Earlier this month, a dear friend of mine, Kathy Glow, faced the one-year anniversary of the death of her son, Joey -- or Crapiversary, as she dubbed it.
Joey was bright, funny, and full of life one day, then another laid dying in her arms. One day he was healthy, then the next a seizure set off what would be 14 months of hospital stays, treatments, and attempts to come to terms with the fact that they would lose this vibrant boy to cancer.
On June 10, 2010, they did, and in the year since they have grieved, ached, and ultimately kept living with more grace and strength than anyone could ever imagine. What other choice do I have? she says when asked how she does it, how she goes on each day. She writes a blog, Kissing the Frog, that's heartbreaking, but also ultimately inspiring because of her strength and resilience in the face of such tragedy.
In the days leading up to the "crapiversary," she wrote about what she never had before, what most of us, hope to never write about -- the final hours of her son's death. She does so with such beautiful words and such raw emotion, it has haunted me ever since I read the post. I think of these words whenever I'm running out of patience with my own children or feeling sorry for myself about whatever inconvenience I may encounter. She writes:
Sometime, around 4:40 a.m., he stopped taking so many breaths. It was agonizing to watch. His dad and I told him to let go, to go and meet his grandpa, Hubby's dad, who was waiting for him in Heaven. I thought every halting breath was his last. I felt like I watched him die four or five times, until there just wasn't another breath. At 4:44, my heart broke wide open, and I sobbed from the depths of my soul. Hubby lay over the top of me laying over the top of Joey and cried, too, repeating, "I'm so sorry, I'm so sorry." I kissed my son and touched his cheeks until they became cold, and then staggered up to my bed, not wanting to see the mortuary workers take his body away.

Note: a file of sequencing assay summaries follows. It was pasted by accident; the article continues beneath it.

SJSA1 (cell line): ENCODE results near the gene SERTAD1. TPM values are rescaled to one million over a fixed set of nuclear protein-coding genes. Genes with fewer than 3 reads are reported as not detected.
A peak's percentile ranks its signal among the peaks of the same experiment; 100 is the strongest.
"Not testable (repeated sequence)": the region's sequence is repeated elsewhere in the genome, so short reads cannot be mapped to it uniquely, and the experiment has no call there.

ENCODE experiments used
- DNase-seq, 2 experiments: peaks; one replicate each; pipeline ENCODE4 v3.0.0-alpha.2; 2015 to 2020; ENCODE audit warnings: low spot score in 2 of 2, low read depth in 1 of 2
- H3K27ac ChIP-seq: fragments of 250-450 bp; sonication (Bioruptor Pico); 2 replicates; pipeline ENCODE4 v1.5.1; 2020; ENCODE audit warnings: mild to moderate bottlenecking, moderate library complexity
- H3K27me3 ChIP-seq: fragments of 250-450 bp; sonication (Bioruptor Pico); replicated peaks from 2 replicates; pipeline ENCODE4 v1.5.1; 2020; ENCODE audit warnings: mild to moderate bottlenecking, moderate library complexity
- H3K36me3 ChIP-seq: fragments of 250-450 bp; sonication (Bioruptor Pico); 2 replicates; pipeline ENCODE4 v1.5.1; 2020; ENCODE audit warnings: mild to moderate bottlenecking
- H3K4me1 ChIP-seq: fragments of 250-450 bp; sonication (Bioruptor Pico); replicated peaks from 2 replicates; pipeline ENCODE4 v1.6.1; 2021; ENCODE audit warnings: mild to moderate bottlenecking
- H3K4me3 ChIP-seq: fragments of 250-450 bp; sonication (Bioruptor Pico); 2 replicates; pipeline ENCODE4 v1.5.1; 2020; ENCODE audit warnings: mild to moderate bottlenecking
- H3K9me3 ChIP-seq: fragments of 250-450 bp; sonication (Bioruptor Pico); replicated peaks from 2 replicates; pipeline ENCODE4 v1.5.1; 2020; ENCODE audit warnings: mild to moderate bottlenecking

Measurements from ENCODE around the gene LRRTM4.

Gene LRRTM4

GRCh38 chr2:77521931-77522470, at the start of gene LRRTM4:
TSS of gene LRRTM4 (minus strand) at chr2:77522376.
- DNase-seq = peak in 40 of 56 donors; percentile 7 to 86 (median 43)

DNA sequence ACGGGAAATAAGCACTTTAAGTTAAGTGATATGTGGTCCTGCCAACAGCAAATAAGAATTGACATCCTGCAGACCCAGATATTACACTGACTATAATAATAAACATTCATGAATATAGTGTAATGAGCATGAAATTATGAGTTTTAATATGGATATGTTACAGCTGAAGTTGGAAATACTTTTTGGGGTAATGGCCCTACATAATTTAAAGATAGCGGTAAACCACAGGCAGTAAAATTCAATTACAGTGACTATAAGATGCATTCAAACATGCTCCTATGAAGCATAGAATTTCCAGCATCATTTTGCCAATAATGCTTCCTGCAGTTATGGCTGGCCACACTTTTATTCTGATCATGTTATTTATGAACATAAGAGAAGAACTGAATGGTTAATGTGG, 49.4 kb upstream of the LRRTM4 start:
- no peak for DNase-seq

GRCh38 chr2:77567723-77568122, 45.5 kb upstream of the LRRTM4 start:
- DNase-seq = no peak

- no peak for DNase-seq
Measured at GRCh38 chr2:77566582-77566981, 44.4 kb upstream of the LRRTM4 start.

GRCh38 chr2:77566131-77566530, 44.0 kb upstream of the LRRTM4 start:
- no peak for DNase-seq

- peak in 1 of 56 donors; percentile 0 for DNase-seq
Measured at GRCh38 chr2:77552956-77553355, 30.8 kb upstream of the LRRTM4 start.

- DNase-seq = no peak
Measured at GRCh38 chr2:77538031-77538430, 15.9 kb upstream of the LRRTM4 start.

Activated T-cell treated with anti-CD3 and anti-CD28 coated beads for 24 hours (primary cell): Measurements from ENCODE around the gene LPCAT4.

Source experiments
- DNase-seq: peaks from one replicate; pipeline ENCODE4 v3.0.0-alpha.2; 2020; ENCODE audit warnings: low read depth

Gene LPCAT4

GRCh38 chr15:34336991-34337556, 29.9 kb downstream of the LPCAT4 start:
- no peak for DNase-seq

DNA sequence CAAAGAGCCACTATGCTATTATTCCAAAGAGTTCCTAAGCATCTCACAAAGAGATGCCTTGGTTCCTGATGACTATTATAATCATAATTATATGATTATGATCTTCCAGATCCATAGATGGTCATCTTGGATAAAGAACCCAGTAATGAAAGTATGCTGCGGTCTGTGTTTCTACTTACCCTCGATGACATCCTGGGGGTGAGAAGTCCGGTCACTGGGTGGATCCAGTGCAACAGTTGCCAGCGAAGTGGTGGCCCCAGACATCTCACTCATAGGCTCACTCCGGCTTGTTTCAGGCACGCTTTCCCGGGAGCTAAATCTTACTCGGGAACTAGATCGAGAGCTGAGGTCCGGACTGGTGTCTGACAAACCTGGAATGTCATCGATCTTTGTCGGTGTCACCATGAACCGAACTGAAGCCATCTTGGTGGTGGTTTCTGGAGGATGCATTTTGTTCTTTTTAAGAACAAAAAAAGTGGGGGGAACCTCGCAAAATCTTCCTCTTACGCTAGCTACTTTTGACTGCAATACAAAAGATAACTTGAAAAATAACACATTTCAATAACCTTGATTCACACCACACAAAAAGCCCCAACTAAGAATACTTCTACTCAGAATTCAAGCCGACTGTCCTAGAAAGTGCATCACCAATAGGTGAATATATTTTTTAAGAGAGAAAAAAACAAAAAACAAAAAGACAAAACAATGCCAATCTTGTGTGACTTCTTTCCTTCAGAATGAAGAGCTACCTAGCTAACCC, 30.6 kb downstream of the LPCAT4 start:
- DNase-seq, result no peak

She is so brave in so many ways, not the least of which is sharing her story with others -- all of it. I know how many, many people she has inspired by doing so, and if there's any good to come out of such a tragedy, that's it.
To mark the one-year crapiversary, this year they threw a "Joey Party." They gathered together with friends and family to remember and to celebrate the beautiful life he had. And I guess that is how someone can go on after such a tragedy, because they choose to, and because they have to.
I'm happy to report that last week Kathy had her fifth child -- a boy they named Evan Joseph. While Evan will never know his big brother, he will know what it's like to be raised in a family that loves so deeply and will teach him to be strong, that will show him how you can go through something so horrific -- like watching your own child die -- and still find new joy and beauty in life.